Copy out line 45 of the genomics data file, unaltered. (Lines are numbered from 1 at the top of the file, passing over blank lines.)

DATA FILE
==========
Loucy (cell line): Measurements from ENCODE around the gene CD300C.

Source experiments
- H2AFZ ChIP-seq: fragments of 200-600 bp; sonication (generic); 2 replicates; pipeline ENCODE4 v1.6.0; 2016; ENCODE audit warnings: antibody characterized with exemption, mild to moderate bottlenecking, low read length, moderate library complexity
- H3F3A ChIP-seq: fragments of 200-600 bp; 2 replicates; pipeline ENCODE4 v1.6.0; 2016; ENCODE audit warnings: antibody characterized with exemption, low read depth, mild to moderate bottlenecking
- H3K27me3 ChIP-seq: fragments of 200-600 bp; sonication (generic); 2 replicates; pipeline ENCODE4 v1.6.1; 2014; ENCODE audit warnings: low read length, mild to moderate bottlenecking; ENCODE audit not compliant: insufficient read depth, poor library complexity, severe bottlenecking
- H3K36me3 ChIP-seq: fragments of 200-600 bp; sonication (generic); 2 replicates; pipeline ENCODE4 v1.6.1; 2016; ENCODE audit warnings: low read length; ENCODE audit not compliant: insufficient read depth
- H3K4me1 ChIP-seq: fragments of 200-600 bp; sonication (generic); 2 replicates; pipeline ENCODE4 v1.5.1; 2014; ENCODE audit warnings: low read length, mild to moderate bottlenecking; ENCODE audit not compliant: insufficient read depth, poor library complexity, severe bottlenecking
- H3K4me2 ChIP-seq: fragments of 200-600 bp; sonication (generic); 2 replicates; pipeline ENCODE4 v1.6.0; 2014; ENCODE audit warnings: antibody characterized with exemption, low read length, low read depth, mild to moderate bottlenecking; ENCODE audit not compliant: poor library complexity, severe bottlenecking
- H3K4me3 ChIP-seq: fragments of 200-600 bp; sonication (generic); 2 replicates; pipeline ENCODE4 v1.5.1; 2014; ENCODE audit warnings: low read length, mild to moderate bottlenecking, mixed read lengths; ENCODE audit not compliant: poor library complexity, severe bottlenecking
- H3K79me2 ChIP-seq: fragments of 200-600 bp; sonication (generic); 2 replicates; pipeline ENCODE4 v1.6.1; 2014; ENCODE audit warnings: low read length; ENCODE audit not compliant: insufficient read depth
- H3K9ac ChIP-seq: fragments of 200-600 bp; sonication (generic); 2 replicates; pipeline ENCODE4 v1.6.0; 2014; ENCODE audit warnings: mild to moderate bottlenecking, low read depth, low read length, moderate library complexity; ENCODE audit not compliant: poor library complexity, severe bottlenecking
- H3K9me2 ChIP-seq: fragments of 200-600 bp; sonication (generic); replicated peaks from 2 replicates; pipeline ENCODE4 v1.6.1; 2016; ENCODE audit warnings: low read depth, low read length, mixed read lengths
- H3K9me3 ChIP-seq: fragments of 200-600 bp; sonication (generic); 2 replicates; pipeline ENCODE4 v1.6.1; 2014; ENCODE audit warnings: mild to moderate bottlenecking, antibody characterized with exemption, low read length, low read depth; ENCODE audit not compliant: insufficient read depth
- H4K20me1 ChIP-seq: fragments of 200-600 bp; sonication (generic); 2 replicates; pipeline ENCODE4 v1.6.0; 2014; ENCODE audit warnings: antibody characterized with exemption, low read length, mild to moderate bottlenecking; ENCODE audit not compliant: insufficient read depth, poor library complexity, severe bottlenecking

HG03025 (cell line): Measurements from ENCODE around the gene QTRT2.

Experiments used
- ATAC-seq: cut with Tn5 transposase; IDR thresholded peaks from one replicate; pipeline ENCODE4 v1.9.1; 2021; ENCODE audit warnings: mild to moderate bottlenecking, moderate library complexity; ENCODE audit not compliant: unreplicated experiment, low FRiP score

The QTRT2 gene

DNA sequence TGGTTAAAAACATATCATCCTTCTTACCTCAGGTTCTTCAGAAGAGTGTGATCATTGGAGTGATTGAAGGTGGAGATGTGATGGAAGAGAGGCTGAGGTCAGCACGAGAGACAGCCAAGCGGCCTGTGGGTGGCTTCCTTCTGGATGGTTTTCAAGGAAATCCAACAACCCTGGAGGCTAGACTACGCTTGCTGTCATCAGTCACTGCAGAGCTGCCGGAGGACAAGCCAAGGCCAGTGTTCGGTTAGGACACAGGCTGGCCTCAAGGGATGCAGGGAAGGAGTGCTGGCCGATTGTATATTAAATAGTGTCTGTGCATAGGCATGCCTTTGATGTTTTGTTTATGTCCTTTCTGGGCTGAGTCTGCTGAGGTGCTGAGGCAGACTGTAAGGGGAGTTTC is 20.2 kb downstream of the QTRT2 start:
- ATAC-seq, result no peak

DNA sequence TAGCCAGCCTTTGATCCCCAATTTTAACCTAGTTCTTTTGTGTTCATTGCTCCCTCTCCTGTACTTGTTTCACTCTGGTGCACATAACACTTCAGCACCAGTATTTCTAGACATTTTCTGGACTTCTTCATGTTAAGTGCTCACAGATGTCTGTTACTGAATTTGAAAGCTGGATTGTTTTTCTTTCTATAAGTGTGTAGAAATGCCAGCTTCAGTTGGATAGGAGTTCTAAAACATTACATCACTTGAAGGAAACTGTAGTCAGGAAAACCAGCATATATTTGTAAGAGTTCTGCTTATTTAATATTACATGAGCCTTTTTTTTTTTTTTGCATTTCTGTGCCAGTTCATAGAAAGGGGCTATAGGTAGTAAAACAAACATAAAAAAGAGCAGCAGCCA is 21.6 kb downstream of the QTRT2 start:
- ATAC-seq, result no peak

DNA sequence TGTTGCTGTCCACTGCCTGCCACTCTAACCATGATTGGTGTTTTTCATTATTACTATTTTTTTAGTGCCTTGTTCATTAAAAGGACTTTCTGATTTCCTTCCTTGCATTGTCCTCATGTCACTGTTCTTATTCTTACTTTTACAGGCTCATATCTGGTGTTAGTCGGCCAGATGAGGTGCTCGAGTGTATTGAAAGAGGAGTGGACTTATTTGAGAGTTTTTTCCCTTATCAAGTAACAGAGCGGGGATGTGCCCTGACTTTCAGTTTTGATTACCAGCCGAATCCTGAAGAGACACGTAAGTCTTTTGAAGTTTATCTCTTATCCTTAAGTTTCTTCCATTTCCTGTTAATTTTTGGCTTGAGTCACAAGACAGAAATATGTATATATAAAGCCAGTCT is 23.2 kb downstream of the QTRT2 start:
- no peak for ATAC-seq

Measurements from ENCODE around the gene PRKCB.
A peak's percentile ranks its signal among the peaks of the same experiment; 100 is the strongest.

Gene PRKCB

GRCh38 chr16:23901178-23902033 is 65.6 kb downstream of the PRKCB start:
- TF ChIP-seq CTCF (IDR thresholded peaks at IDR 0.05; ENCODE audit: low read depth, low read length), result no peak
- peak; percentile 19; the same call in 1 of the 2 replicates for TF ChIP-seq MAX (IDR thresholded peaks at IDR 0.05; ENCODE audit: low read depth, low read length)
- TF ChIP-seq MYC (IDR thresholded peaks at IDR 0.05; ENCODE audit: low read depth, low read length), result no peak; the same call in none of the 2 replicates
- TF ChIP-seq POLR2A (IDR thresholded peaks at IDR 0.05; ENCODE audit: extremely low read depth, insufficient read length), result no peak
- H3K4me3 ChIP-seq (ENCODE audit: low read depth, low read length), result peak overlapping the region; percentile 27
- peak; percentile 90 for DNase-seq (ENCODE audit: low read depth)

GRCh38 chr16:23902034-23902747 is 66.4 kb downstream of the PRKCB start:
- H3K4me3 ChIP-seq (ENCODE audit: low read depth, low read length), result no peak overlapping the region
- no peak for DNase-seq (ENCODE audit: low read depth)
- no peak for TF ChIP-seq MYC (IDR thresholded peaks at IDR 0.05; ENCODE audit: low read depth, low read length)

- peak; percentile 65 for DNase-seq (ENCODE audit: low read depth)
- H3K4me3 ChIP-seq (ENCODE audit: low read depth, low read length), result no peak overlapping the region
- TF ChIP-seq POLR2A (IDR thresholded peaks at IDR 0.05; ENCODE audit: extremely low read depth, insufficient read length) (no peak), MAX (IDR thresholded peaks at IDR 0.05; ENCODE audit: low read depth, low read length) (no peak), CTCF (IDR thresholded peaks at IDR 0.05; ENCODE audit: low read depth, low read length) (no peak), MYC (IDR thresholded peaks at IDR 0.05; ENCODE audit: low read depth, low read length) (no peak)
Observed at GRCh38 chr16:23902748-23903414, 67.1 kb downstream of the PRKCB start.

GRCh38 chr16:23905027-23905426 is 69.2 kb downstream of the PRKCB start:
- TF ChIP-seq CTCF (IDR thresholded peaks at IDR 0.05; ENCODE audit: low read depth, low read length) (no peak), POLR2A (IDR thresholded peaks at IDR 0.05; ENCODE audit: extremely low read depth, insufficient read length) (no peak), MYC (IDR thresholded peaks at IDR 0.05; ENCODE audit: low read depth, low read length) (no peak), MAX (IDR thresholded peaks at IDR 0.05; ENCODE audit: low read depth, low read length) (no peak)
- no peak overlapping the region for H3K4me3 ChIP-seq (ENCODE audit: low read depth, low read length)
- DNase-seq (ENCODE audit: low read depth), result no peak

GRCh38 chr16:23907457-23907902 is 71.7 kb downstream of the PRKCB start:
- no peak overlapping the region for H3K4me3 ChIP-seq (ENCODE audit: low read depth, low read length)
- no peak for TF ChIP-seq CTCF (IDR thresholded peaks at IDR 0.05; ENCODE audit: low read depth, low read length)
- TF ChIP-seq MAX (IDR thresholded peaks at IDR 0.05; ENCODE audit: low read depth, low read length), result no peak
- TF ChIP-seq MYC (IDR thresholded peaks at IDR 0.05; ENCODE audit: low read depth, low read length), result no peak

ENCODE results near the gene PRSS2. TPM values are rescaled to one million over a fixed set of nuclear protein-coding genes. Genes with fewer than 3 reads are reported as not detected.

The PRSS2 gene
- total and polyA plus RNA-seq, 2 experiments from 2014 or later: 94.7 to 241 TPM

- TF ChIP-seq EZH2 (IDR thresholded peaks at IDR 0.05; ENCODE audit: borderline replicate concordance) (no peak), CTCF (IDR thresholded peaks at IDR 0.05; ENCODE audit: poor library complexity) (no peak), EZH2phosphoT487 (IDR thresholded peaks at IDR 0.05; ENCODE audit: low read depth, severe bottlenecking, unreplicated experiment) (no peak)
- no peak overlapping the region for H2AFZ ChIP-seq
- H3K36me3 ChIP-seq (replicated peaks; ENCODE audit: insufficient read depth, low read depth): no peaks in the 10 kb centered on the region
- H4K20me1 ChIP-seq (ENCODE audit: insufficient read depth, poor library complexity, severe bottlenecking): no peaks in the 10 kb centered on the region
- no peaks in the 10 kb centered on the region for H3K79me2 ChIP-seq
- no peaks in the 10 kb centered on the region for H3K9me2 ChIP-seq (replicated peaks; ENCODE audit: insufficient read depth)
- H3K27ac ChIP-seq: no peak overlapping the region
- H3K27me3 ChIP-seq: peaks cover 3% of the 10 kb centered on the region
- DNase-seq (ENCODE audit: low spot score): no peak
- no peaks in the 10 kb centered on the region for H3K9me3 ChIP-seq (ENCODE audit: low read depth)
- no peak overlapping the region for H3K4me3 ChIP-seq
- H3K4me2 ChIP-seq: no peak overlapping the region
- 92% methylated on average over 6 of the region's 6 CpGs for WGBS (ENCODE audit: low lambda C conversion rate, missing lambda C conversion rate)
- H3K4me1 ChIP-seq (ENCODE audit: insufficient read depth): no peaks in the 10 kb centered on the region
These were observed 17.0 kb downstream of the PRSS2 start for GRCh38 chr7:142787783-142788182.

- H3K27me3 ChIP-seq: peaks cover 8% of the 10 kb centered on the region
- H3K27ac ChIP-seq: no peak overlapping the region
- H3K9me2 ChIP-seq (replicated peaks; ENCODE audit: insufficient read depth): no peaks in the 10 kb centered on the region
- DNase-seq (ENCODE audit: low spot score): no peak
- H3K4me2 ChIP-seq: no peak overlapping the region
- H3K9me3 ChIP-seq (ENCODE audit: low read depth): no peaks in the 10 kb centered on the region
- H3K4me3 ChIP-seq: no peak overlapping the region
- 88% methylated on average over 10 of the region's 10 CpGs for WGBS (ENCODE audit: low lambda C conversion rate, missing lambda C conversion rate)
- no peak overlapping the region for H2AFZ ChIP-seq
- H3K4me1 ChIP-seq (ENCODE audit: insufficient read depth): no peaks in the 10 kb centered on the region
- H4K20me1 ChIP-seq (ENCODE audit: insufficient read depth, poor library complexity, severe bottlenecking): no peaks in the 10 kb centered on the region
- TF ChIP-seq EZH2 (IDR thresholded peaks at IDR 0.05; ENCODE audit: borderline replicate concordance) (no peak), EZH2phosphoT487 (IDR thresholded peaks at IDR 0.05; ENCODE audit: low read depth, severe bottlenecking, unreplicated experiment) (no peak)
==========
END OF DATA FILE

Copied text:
- no peak overlapping the region for H3K4me3 ChIP-seq (ENCODE audit: low read depth, low read length)